Orwell is a man who is misunderstood. He is mostly utilized as a club against one’s political opponents. He criticized everyone, which makes him ideal for this sort of political chicanery. A conservative who knows nothing of him sees only communism in 1984 and a socialist who knows nothing of him sees only Nazism and fascism in 1984. But they are both correct. Orwell’s greatest foe was totalitarianism at large. He understood there was no totalitarian creed which could support liberty.

I’ll close with Orwell’s closing from his introduction. As always, in terms of political writing, whatever one thinks they’ve contributed Orwell almost certainly said it first and better than I ever could.

For quite a decade past I have believed that the existing Russian régime is a mainly evil thing, and I claim the right to say so, in spite of the fact that we are allies with the USSR in a war which I want to see won. If I had to choose a text to justify myself, I should choose the line from Milton:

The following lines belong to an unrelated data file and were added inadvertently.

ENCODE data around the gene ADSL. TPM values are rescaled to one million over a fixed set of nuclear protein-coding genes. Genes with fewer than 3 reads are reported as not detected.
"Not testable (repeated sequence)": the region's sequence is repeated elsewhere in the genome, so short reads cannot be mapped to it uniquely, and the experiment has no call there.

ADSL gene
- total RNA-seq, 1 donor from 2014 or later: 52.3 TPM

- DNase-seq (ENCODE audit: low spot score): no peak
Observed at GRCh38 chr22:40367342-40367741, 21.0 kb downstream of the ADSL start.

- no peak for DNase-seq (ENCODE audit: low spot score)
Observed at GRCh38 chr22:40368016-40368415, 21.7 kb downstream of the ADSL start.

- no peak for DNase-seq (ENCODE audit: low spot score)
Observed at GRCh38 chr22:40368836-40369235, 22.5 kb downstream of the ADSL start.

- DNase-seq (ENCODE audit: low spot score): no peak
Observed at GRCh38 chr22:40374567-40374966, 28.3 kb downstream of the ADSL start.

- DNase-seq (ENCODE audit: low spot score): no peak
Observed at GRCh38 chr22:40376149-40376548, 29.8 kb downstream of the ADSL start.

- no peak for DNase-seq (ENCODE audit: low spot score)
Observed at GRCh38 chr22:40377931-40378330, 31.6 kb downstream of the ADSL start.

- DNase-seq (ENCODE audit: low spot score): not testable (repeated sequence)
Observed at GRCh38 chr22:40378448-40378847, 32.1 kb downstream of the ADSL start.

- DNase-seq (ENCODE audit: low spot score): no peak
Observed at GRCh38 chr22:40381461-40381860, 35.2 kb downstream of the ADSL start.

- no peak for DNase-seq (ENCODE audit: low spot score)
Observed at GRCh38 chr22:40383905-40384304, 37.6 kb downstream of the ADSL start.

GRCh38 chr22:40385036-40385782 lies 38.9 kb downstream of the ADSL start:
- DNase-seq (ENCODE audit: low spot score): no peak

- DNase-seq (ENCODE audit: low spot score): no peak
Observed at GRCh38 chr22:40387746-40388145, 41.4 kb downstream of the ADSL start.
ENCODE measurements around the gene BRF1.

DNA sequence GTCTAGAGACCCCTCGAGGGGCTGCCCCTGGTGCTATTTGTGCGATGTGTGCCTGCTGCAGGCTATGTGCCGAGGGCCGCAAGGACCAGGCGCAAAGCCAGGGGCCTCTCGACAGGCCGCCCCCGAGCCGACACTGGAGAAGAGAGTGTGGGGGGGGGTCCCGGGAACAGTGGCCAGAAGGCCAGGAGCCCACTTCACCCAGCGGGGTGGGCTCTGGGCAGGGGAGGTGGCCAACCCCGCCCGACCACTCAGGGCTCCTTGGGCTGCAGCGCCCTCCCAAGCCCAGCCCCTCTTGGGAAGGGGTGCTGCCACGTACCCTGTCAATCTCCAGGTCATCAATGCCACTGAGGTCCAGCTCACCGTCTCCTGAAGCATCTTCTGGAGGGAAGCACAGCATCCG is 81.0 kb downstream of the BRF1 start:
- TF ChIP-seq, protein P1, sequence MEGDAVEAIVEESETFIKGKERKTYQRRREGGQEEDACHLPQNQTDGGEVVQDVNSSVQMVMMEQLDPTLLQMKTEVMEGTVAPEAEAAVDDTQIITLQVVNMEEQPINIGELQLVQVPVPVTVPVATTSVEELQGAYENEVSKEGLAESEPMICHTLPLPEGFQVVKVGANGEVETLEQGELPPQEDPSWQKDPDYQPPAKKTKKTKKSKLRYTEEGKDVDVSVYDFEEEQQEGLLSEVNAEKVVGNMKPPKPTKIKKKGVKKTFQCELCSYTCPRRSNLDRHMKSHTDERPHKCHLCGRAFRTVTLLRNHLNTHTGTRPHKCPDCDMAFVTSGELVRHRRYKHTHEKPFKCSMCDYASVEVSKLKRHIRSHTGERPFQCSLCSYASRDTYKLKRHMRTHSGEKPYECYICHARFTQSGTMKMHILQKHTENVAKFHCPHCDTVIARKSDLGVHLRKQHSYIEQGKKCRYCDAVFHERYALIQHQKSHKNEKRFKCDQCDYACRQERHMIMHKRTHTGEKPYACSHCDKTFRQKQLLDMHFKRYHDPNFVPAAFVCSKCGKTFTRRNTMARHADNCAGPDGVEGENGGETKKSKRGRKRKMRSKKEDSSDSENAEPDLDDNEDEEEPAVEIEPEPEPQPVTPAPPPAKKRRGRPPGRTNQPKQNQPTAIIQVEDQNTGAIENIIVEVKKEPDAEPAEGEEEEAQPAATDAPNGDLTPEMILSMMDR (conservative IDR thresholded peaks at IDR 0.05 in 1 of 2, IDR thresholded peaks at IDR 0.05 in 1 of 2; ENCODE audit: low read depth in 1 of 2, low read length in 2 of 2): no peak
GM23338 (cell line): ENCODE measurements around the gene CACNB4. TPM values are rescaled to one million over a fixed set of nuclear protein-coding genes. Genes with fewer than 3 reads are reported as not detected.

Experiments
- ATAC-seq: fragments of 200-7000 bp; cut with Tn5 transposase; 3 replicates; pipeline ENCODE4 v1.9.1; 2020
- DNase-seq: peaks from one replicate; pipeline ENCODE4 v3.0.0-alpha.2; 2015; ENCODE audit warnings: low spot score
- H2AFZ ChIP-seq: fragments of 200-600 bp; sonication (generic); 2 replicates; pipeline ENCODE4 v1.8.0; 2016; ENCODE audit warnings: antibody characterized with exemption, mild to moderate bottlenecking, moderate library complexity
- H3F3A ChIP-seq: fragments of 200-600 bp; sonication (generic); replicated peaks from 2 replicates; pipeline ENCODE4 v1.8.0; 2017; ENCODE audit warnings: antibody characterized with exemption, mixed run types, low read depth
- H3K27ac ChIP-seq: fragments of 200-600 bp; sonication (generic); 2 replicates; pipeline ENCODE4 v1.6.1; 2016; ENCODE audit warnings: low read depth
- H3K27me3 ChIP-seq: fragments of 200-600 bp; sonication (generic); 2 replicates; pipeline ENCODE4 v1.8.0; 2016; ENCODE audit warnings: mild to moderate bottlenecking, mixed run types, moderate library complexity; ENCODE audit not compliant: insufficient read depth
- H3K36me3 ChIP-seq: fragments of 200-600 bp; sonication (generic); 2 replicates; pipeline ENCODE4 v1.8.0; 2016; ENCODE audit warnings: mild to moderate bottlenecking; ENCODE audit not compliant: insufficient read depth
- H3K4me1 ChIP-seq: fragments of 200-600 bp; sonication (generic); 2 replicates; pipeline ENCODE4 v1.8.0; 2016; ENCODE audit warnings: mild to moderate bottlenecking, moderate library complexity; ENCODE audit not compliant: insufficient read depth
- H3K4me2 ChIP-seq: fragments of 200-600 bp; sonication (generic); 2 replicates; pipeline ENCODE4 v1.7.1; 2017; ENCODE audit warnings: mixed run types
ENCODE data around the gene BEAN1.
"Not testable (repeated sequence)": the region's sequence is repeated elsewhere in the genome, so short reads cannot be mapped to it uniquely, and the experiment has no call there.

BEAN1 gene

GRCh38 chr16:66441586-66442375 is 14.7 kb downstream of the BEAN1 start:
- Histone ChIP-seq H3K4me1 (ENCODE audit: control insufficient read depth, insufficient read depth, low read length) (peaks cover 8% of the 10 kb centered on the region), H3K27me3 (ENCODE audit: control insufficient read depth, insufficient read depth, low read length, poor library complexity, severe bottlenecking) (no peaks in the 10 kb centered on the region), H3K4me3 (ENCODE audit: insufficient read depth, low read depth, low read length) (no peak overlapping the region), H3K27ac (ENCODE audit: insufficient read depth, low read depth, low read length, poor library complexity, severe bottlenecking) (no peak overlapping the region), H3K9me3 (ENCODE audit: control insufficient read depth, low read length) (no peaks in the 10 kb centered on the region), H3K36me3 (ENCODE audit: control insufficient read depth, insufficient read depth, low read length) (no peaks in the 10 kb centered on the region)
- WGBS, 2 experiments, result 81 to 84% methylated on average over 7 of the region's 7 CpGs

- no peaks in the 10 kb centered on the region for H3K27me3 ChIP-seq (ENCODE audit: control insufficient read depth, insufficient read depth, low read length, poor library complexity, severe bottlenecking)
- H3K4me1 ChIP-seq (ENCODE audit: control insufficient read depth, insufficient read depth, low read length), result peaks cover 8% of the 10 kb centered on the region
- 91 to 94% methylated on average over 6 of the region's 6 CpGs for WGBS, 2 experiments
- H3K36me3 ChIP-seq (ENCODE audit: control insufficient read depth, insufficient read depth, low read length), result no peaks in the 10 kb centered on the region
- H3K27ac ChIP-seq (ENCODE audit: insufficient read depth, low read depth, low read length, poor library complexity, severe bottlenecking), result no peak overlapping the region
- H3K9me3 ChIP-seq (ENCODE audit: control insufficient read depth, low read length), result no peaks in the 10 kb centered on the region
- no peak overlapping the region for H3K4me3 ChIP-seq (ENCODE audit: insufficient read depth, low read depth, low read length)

By the known rules of ancient liberty.

The word ancient emphasises the fact that intellectual freedom is a deep-rooted tradition without which our characteristic western culture could only doubtfully exist. From that tradition many of our intellectuals are visibly turning away. They have accepted the principle that a book should be published or suppressed, praised or damned, not on its merits but according to political expediency. And others who do not actually hold this view assent to it from sheer cowardice.

The United States could use more George Orwells right about now and less Squealers.

Attempted humorist, hobo historian, and complete idiot. Follow at RBLamb.SubStack.com for new stuff.